and still be fired up for the run afterwards. The entire key to getting
a perfect score is to be MOTIVATED (get used to hearing that if you're
joining the Army). Whatever fires you up - whatever you can use to make
you angry and determined, use it. Look at the pushups and situps as
'appetizers' to get the run - the 'main course'.

As far as training, you should shoot to do at least 10-15% more reps
than called for on the appetizer events in your practice sessions. I'm
not sure they record what you do over and above the maximums (Marine
Corps PFT just gives you 100 points for maxing each event, so a 300 is
a perfect score). Therefore, you may be wasting your time (and some
energy) trying to do more than asked during the actual PFT, but it's
certainly a good strategy for your training regimen to aim a little
higher so that you're not likely to fall short.

Bottom line though - find something that fires you up! Hoorah!
 
R

R. Gregg Reed

Guest
"locker" <[email protected]> wrote in
news:[email protected]:

>
> Since you can run 2 miles at a 6 min/mile pace, you probably
> aren't overweight. If you can lose any weight though, do it and
> start doing it now. The PFT test is an endurance test, so body
> mass isn't important. Don't lose weight too fast, 1-2 lbs. a
> week.
>
> First find out exactly where you are now. How many pushups can
> you do and how many sit-ups. I would do all three at the same
> time. Do your pushups to max, then sit-ups, then run the two
> miles. If you run regularly you shouldn't have trouble with the
> sit-ups, so do the pushups first.
>
> I would want to have a cushion, so being able to do 85-90
> wouldn't hurt. I wouldn't raise my feet or add weight; it's
> about endurance.
>
> Start preparing for the test NOW. Stop all exercise at least a
> week before the test in May.
>
>
> locker


Thanks for the info. That's exactly the info I was looking for.
 
R

R. Gregg Reed

Guest
"L. Fine" <[email protected]> wrote in
news:[email protected]:

> I think you're overestimating the drain on your energy/endurance in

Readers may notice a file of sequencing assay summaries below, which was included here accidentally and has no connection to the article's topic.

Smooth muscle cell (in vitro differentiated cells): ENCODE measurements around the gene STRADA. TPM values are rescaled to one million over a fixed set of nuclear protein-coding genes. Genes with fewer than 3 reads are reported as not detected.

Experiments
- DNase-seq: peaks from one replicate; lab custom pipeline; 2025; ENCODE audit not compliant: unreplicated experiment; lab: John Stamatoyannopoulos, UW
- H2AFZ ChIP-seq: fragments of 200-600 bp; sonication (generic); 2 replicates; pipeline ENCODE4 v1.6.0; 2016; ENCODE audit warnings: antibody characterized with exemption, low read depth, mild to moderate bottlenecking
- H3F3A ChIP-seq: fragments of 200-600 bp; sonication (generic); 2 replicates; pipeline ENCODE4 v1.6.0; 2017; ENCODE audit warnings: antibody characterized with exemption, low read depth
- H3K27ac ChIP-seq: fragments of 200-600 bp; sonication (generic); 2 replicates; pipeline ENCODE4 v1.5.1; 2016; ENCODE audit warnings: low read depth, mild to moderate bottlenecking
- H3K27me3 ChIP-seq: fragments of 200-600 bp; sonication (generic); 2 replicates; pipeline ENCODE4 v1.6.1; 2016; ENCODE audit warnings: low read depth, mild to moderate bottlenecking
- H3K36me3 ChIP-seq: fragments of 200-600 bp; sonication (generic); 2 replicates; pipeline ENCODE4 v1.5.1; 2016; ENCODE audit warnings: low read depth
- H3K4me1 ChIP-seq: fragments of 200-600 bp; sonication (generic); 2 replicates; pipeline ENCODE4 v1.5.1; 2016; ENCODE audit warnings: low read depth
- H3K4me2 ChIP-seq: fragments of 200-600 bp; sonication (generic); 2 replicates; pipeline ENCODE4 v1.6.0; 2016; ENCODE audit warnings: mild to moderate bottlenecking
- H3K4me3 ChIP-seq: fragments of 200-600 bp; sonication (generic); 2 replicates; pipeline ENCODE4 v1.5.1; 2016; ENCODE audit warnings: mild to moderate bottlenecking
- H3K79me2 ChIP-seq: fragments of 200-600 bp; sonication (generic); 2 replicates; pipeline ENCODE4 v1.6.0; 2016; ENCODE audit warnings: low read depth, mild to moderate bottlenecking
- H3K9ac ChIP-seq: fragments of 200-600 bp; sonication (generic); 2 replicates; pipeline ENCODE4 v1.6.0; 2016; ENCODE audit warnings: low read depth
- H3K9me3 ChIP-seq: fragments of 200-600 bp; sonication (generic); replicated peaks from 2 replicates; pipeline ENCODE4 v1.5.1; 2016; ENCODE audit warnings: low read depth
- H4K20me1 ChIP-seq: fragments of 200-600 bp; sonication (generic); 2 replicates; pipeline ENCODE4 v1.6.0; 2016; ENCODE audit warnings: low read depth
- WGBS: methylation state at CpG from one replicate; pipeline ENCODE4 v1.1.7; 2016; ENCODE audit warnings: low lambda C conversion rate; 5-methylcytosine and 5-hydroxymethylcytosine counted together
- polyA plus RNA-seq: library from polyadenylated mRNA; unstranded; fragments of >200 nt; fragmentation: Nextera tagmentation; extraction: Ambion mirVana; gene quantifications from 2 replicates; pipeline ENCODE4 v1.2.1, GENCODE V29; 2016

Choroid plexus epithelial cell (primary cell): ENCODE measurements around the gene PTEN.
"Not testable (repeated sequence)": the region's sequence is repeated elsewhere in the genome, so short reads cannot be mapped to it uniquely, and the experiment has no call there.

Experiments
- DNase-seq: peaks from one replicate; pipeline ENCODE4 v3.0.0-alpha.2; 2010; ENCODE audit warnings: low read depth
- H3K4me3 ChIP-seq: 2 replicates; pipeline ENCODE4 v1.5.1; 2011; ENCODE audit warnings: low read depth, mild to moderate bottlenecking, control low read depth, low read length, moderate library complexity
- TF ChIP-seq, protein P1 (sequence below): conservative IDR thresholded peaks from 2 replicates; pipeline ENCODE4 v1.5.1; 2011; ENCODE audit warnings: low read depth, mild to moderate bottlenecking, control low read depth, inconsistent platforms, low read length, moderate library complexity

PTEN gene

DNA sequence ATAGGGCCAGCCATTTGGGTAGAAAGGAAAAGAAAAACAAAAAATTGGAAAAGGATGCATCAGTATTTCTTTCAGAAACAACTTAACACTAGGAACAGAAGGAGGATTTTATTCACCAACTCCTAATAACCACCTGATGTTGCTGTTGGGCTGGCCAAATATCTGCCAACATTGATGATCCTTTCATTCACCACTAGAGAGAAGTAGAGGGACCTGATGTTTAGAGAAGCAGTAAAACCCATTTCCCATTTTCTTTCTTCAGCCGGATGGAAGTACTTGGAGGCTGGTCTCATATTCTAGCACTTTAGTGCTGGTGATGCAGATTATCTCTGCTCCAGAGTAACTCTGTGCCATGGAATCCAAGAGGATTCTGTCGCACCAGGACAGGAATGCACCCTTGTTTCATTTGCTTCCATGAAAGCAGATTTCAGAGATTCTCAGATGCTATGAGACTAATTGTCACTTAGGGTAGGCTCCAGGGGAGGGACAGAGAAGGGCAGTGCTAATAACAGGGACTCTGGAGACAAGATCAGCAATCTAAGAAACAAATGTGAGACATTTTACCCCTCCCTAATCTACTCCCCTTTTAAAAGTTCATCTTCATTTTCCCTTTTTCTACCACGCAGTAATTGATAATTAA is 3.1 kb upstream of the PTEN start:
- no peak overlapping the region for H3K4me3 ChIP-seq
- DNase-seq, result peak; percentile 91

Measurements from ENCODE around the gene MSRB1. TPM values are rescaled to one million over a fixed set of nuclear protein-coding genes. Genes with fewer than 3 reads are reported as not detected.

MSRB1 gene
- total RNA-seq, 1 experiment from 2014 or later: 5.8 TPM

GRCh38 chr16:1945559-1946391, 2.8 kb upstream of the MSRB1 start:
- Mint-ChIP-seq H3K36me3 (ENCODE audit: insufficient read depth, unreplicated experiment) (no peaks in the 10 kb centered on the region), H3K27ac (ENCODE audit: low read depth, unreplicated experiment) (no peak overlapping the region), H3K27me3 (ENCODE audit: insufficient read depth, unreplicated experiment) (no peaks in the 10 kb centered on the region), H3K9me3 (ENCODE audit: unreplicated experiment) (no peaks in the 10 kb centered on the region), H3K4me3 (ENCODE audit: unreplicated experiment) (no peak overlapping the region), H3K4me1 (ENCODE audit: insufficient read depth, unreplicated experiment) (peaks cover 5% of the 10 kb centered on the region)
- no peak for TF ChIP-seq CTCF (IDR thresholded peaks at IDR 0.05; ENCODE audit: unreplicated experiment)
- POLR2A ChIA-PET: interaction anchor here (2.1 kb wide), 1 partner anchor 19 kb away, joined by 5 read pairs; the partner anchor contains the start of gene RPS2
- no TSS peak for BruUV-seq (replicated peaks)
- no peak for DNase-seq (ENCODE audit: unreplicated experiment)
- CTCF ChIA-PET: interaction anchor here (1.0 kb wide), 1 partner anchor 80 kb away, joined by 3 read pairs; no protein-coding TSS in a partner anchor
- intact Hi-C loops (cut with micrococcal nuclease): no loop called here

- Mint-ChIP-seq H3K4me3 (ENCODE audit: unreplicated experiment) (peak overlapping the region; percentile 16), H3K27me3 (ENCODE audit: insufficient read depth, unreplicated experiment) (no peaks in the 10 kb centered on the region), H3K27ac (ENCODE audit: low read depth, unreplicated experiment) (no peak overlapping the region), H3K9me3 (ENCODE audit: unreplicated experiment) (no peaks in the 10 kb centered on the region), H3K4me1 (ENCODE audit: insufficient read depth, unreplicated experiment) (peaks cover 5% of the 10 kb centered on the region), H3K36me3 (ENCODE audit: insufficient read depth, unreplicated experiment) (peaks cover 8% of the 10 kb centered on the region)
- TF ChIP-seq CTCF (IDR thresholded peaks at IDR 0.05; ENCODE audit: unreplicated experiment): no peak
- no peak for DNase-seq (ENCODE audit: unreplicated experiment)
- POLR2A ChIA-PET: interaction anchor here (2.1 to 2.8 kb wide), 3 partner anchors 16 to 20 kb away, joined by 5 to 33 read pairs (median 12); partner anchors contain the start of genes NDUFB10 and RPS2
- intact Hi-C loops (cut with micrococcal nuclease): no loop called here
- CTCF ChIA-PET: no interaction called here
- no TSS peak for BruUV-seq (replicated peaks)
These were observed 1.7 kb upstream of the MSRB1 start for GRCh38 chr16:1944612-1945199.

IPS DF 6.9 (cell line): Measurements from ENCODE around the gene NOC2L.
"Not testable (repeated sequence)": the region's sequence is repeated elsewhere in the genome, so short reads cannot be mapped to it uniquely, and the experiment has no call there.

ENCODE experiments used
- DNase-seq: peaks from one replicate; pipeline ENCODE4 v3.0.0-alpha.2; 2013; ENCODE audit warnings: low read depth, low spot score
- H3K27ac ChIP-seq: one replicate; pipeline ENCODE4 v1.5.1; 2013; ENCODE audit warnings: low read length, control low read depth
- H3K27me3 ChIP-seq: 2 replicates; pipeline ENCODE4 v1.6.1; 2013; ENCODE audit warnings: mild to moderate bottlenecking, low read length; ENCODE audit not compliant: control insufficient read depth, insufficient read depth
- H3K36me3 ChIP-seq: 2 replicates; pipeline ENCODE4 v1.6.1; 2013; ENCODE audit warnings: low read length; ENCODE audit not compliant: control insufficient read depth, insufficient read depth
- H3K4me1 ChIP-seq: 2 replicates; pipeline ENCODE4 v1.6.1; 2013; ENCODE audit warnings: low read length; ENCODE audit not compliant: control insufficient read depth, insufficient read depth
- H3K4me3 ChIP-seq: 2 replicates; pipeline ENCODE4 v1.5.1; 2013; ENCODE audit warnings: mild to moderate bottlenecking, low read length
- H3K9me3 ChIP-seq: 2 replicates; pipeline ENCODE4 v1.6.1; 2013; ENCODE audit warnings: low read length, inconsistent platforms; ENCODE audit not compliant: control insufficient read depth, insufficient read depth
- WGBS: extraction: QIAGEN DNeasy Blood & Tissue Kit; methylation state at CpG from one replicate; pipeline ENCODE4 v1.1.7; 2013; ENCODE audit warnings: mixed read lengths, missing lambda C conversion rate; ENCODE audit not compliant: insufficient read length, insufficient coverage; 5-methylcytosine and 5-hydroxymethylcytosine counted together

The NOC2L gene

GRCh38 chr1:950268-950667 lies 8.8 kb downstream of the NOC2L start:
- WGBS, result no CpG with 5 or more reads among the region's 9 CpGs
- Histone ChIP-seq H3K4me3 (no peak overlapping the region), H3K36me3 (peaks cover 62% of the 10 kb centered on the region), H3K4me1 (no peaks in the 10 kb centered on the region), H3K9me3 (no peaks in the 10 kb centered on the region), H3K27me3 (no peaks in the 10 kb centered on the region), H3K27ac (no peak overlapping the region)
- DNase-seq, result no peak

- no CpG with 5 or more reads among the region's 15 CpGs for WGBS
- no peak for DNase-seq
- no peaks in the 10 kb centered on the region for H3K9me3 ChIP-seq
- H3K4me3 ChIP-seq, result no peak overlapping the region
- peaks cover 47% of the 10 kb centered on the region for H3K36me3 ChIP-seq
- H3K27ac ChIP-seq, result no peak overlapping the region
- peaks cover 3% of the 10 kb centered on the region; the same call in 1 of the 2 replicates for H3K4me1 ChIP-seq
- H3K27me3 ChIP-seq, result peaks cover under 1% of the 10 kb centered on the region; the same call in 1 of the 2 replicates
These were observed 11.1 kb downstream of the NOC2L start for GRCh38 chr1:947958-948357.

> doing these three 'events' back to back.


I did the PFT last May for the first time. For me, the pushups and situps
is definitly a drain.

> The Marine Corps PFT is 20
> pullups in 2 minutes, 80 situps in 2 minutes and a 3 mile run in 18
> minutes to get a perfect score. I was always a little slow on the run
> (about 22 minutes) but could bang out the pullups and situps beforehand
> and still be fired up for the run afterwards. The entire key to getting
> a perfect score is to be MOTIVATED (get used to hearing that if you're
> joining the Army). Whatever fires you up - whatever you can use to make
> you angry and determined, use it. Look at the pushups and situps as
> 'appetizers' to get the run - the 'main course'.
>
> As far as training, you should shoot to do at least 10-15% more reps
> than called for on the appetizer events in your practice sessions. I'm


Thanks. That's what I was looking for. More reps instead of harder reps.

> not sure they record what you do over and above the maximums (Marine
> Corps PFT just gives you 100 points for maxing each event, so a 300 is
> a perfect score).


Three hundred is a perfect score for the Army, too. A few pushups less than
80, a few situps less than 80, then 2 miles in 12:00 or less.

> Therefore, you may be wasting your time (and some
> energy) trying to do more than asked during the actual PFT, but it's
> certainly a good strategy for your training regimen to aim a little
> higher so that you're not likely to fall short.


We got a new First Sergeant in July. He's real big on the PFT. Our minimum
passing score is 180, but he wants the entire platoon to score at least
210. I figure I can impress him if I get a perfect score. It never hurts to
suck up to the First Sergeant. :)

>
> Bottom line though - find something that fires you up! Hoorah!
>